Artificial intelligence (AI) is responsible for driving autonomous vehicles, powering intelligent assistants such as Alexa and Siri, and placing annoying advertisements on web pages. AI has also improved many aspects of pediatric medicine, and played an important role in the COVID-19 pandemic. Voice recognition/dictation software is an example of AI that is currently used in pediatric practice. Today, Dragon Medical One from Nuance Communications, the most widely used voice recognition medical software, boasts a vocabulary of 300,000 words and integrates vocabularies for 90 medical specialties. By integrating deep learning (DL), the software covers the nuances of the user's speech patterns and improves over time, achieving 99% accuracy.1
When my daughter Ella was little, I'd often see various tech products on my Facebook feed purporting to calm parents who were anxious about their baby's sleep. Next to feeding, there's likely no more anxiety-prone part of the day than a child's bedtime – the fear they're not on a schedule, or that once they get on one, it's the wrong one, or that once they're actually asleep, they might never wake up. I dismissed them out of hand – we were sharing a room with Ella, and I was aware of her every snort and snuffle, though in retrospect, it seems obvious that we could have had her sleeping through the night a little earlier … if we'd only settled on a sleep training method. Whichever one you pick neatly slots you into a parental taxonomy. Are you an adherent of Dr Richard Ferber's method, popularized in the 1980s, which encourages you to let your child "cry it out" until you're popping Xanax like popcorn?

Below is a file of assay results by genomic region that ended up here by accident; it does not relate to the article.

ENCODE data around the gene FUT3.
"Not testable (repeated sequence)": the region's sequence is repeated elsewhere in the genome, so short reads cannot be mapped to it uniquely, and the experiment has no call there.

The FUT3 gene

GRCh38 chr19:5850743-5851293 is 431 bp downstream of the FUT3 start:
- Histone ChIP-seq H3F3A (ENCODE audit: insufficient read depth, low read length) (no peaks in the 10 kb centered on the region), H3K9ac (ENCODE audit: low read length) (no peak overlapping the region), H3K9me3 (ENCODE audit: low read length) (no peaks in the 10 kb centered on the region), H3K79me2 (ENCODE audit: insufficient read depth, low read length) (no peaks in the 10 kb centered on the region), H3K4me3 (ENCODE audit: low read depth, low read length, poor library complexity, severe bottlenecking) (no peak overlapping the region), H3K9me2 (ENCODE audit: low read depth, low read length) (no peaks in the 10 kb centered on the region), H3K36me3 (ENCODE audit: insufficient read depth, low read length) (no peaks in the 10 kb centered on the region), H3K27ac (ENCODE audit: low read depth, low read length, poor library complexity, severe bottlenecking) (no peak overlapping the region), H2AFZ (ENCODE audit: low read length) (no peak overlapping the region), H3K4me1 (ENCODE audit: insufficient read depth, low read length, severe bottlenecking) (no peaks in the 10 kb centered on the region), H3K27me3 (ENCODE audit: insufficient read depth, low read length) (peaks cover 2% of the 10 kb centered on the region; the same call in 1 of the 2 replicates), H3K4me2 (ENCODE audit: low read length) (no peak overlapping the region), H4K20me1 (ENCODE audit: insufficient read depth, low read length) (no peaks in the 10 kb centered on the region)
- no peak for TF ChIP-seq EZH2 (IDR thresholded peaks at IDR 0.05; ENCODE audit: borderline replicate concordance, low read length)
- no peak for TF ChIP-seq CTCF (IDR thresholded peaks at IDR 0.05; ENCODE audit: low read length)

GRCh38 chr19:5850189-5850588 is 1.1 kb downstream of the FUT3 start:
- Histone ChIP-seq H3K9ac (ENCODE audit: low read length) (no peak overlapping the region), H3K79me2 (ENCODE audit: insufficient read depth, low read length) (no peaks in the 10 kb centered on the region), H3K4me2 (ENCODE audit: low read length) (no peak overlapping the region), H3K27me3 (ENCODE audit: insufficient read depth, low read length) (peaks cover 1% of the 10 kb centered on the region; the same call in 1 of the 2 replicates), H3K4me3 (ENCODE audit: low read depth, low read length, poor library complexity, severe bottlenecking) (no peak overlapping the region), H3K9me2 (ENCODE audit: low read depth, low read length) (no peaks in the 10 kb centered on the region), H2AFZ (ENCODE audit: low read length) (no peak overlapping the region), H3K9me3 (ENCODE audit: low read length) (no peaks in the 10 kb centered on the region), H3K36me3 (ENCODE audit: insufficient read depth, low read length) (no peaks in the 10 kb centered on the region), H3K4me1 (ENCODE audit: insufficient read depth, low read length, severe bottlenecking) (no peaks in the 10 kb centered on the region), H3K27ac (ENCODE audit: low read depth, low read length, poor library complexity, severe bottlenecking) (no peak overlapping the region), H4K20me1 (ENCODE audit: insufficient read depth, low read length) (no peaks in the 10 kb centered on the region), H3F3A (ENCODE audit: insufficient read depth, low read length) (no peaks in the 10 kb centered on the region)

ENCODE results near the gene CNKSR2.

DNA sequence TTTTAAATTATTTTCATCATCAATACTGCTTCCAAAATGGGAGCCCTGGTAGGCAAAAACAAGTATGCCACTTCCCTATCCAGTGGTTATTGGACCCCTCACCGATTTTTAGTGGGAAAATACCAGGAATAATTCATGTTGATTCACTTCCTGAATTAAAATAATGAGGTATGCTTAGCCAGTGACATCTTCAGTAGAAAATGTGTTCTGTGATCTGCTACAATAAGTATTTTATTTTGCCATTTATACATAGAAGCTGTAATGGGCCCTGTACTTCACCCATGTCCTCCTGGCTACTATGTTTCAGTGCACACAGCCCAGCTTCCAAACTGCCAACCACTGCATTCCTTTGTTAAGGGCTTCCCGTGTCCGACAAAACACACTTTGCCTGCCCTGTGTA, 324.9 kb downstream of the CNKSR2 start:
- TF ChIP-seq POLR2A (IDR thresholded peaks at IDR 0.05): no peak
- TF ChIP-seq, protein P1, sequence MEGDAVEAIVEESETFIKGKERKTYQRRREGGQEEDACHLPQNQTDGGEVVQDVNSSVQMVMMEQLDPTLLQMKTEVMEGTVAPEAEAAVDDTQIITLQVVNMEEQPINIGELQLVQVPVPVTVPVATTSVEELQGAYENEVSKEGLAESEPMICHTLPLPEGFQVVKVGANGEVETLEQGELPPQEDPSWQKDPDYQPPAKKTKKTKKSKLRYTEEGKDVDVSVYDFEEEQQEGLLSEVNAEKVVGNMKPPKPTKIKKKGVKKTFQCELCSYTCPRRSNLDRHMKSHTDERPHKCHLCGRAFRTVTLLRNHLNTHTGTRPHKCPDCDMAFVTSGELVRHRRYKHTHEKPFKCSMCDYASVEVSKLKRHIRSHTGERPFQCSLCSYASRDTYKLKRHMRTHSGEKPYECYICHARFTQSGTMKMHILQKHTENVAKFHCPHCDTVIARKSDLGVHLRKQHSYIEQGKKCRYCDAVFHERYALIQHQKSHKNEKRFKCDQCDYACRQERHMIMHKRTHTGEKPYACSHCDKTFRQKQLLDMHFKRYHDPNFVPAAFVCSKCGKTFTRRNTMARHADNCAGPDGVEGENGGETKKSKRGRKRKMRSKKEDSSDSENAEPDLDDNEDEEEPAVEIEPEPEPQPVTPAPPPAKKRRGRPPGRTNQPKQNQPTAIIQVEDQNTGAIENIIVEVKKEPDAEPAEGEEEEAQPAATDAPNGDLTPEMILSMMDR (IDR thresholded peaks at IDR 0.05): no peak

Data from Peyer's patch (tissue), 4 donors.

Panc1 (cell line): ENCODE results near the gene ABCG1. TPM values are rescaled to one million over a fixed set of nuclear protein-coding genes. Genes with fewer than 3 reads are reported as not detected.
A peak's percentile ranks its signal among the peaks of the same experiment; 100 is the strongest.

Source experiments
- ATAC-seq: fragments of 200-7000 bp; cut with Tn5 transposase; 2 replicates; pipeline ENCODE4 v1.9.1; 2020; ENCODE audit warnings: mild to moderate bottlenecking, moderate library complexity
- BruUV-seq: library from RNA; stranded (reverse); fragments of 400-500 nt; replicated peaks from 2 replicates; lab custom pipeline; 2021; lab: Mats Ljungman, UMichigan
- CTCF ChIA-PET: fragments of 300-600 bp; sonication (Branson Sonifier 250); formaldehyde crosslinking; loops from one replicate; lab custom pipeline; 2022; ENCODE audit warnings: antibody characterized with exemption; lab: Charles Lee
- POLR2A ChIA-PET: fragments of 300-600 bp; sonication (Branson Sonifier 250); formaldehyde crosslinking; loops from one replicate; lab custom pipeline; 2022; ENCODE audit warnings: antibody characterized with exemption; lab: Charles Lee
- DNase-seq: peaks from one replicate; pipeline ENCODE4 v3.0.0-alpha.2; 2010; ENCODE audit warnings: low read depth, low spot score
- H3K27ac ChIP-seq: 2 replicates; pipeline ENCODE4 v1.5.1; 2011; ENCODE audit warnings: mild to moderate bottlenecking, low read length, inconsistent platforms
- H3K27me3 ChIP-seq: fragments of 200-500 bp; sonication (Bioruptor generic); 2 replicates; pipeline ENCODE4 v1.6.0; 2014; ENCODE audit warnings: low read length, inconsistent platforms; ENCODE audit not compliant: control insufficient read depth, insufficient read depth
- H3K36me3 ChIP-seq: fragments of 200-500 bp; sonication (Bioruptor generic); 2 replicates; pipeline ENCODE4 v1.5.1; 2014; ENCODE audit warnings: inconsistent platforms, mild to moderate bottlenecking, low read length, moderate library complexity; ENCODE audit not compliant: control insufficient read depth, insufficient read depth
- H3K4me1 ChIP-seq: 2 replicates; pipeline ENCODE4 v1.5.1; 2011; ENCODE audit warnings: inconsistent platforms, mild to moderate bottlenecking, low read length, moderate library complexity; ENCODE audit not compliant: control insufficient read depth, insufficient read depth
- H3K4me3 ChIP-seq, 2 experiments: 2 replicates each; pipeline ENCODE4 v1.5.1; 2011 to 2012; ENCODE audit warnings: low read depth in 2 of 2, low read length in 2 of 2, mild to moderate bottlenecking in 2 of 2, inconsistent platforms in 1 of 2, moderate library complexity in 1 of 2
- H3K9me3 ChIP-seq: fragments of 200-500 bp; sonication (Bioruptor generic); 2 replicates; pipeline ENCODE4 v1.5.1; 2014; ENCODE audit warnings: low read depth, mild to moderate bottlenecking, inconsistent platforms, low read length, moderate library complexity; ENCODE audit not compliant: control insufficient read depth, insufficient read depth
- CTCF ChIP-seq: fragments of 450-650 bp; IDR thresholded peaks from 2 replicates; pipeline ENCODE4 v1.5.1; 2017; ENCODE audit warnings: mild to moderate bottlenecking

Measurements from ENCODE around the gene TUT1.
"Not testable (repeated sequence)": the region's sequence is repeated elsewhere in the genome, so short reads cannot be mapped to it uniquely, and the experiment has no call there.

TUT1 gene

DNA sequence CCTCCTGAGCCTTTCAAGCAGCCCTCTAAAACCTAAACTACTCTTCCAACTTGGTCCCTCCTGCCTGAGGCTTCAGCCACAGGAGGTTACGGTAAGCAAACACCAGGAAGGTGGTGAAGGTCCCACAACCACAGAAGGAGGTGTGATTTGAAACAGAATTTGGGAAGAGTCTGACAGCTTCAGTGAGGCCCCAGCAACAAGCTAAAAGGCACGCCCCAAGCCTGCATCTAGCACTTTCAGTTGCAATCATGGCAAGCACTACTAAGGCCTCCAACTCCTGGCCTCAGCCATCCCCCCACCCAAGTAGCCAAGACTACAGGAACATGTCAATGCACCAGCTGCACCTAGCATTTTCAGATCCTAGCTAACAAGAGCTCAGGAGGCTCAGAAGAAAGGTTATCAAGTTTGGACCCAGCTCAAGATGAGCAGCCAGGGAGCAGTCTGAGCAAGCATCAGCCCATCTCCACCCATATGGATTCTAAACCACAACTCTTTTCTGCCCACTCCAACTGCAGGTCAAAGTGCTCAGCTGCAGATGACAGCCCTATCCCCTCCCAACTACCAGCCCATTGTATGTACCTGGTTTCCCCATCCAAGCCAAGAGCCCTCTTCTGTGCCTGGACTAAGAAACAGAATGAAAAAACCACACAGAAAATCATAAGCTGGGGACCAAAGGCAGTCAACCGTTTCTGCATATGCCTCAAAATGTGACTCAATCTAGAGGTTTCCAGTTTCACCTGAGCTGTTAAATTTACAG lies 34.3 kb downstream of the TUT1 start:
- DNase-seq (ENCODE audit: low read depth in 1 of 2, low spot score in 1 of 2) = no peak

Apple has paused plans to scan devices for child abuse and exploitation material after the tool prompted concern among users and privacy groups. Announced last month, the new safety features were intended for inclusion in iOS 15, iPadOS 15, watchOS 8, and macOS Monterey. The first was a feature for monitoring the Messages application, with client-side machine learning implemented to scan and alert when sexually explicit images are sent, requiring input from the user of whether or not they want to view the material. "As an additional precaution, the child can also be told that, to make sure they are safe, their parents will get a message if they do view it," the company explained. The second batch of changes impacted Siri and Search, with updates included to provide additional information for parents and children to warn them when they stumbled into "unsafe" situations, as well as to "intervene" if a search for Child Sexual Abuse Material (CSAM) was performed by a user.